How could the Board assist in the promotion and development of professional engineers in Singapore? Yes, they are the regulator but it will be very helpful if the Board also considers expanding its mission to help promote and develop the profession in a more holistic way. For example, it could organise formal development courses like finance, accounting, legal, project management and other management courses to upgrade the overall managerial and leadership quality of the PEs. It could possibly be done in collaboration with the Institution of Engineers Singapore but I think it would be more assertive and effective if the Board takes the lead in this initiative. The Singapore Medical Council and Law Society are apparently more successful in helping and championing their respective professions in such ways.
If the Board is to expand its role to cover other multi-disciplinary engineering fields and to also help promote and develop the professional in a more comprehensive way, then more resources would have to be invested in. For example, the Registrar could be a full time job like the full-fledged CEO of a statutory board with appropriate support administrative staff. I did this Registrar’s job on a part-time basis 30 years ago, and I know it is not proficient and tough having to report to two bosses.
Singapore’s main strength is our human resource and converting our talents into more productive human capital like professional engineers will make Singapore a more technologically competitive economy. This could be a strategic goal for the PE Board and perhaps IES to play its part here. I imagine many PEs will welcome such an expanded mission to not only regulate them, but also to help promote and develop the profession with more meaningful roles. If not, who else can they turn to? The above is my personal view, and as a PE for more than 40 years I would welcome these changes and I hope that the PE Board can play a strategic role in championing the engineering profession.
Once again, thank you for this great honour. I will continue to be active and contribute to nurture the profession in my own ways. For example, I have been doing forums and lectures to engineering students as a pro-bono Provost’s Chair Professor (Practice) in the Engineering Faculty of NUS. With this award, I sincerely hope that I can inspire our young talents to take up engineering training and to build a fulfilling and rewarding engineering career. That was what I did when I was young. Indeed, the best thing I have done for myself is to study to become an engineer.
Liew Mun Leong,
Changi Airport Group,
Surbana Jurong Group
About Surbana Jurong
Surbana Jurong (SJ) has a rich 50-year heritage in the development of Singapore’s urban, industrial and infrastructure landscape. SJ traces its roots to the Housing Development Board (HDB) and the Jurong Town Corporation (JTC), agencies synonymous with Singapore’s early township and industrialisation efforts.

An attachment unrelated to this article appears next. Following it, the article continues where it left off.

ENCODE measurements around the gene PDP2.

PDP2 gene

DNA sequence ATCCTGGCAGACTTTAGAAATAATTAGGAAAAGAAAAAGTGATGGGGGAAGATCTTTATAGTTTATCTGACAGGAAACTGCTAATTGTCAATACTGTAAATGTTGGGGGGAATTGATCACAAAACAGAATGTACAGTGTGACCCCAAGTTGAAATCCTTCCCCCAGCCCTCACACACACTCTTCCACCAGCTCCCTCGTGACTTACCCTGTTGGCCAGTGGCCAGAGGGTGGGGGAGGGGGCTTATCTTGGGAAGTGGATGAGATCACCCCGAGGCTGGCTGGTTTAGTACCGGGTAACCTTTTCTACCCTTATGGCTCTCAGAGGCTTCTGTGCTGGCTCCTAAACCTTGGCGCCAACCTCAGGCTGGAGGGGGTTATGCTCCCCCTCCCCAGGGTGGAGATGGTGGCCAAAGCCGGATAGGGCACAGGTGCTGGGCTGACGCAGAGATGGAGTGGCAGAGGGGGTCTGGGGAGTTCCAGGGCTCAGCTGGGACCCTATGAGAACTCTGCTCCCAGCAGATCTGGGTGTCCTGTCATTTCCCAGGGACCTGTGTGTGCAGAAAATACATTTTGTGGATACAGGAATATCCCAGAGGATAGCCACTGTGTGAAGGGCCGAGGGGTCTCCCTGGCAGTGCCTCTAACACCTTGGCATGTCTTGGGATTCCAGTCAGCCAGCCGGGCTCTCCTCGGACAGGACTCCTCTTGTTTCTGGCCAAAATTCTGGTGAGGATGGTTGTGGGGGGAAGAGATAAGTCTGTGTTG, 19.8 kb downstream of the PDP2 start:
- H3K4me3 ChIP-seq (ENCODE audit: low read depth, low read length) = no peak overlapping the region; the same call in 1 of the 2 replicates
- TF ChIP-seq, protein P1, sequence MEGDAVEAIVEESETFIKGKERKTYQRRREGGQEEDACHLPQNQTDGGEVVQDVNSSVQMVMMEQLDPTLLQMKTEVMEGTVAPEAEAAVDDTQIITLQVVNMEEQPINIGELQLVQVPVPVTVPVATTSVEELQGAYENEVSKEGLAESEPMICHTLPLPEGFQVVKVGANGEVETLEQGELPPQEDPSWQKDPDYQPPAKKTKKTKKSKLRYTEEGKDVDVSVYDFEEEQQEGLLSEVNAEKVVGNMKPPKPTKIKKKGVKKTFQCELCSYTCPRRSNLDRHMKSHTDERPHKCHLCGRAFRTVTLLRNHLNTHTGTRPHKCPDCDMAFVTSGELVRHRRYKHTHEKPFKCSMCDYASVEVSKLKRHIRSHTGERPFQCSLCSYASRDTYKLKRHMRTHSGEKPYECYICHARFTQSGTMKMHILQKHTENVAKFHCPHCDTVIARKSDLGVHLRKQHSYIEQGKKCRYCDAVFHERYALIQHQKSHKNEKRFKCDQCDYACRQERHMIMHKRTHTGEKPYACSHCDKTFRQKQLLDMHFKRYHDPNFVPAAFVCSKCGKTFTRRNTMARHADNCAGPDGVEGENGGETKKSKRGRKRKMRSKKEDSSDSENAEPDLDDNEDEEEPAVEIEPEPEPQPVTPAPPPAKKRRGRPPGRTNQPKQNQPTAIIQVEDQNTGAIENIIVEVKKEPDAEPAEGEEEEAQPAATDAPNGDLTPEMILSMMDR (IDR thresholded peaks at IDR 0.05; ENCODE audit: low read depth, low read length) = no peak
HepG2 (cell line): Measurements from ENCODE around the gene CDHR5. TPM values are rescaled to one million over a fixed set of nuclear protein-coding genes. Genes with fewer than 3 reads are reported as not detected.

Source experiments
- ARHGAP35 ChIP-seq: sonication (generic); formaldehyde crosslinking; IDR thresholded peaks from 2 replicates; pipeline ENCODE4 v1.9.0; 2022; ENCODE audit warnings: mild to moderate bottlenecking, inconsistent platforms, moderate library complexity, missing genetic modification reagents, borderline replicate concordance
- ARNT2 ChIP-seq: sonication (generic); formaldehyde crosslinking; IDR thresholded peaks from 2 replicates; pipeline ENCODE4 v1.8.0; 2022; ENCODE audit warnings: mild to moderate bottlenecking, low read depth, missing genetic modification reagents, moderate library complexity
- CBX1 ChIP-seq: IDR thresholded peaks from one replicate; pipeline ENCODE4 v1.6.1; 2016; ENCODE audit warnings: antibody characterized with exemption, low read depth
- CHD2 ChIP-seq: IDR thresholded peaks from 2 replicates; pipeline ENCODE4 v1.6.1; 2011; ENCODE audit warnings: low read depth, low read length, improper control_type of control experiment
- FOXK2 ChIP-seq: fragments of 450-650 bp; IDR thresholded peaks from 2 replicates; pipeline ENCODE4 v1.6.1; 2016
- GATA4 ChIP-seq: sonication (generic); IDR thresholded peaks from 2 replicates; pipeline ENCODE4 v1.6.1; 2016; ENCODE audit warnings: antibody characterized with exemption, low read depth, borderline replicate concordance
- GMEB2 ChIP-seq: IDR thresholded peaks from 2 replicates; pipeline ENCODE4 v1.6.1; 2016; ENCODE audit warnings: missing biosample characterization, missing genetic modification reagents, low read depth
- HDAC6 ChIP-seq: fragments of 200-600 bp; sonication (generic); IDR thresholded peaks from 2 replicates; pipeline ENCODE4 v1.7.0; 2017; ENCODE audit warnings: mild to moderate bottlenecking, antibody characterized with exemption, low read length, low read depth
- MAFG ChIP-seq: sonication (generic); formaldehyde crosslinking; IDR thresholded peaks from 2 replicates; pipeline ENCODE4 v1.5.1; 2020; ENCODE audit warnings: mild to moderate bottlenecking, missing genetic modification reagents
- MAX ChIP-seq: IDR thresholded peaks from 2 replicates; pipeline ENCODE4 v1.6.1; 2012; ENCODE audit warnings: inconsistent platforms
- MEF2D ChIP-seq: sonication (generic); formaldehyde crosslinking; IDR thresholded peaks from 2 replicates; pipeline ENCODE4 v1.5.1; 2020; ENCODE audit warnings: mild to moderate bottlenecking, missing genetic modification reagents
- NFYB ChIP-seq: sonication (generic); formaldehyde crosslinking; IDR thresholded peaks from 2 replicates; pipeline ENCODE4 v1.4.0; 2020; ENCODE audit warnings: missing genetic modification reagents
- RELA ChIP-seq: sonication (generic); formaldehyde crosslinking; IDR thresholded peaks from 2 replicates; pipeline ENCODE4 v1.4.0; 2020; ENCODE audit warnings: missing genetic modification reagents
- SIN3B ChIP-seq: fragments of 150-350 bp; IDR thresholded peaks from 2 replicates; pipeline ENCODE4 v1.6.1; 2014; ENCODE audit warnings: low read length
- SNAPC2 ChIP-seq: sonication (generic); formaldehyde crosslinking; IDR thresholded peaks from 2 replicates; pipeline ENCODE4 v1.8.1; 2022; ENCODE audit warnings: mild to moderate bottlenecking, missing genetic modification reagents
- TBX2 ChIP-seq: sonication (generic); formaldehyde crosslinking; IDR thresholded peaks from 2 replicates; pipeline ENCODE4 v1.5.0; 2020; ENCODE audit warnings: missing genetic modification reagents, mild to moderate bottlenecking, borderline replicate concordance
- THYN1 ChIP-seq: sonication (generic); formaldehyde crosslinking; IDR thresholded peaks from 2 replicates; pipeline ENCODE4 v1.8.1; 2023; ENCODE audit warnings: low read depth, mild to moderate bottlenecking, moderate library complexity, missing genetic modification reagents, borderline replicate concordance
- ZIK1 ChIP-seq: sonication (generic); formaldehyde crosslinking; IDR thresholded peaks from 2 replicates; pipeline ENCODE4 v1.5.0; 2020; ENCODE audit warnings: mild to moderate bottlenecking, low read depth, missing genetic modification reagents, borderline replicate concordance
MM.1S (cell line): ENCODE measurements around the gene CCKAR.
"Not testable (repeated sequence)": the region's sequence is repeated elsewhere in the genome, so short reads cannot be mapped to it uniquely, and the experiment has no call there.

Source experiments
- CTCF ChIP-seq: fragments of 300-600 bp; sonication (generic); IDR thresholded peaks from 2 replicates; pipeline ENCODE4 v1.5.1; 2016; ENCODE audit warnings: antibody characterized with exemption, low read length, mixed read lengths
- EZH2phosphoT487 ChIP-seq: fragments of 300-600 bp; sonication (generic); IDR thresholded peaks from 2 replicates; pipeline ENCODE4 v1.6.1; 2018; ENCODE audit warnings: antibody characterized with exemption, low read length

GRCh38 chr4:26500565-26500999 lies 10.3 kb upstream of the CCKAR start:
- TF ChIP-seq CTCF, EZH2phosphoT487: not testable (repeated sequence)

Headquartered in Singapore, Surbana Jurong Private Limited (SJ) was formed in June 2015 through the merger of renowned urban planning & affordable housing design expert Surbana International Consultants, and Jurong International, Singapore’s premiere industrial and infrastructure engineering design stalwart.
In August 2016, SJ acquired world-renowned infrastructure engineering designer SMEC Holdings. It also announced on 13 October 2016 that it has acquired 100% shareholdings in AETOS Holdings Pte Ltd (AETOS) from Temasek (an investment company based in Singapore), which will expand Surbana Jurong’s overall service offerings to include safety and security capabilities.
With these latest acquisitions, the Surbana Jurong Group will now have a global workforce of almost 13,000 employees in over 95 offices across 40 countries in Asia, Australia, the Middle East, Africa and the Americas, with an annual turnover of around S$1.3 billion.
SJ is also presently the largest Asia-based urban, industrial and infrastructure consulting firm. SJ today provides one-stop consultancy solutions across the entire value chain of urbanisation, industrialisation and infrastructure domains.
SJ’s motto ‘Building Cities, Shaping Lives’ reflects its belief that development is more than just steel and concrete. SJ creates spaces and infrastructure services where people live, work and play, shaping cities into homes with sustainable jobs where communities and businesses can flourish.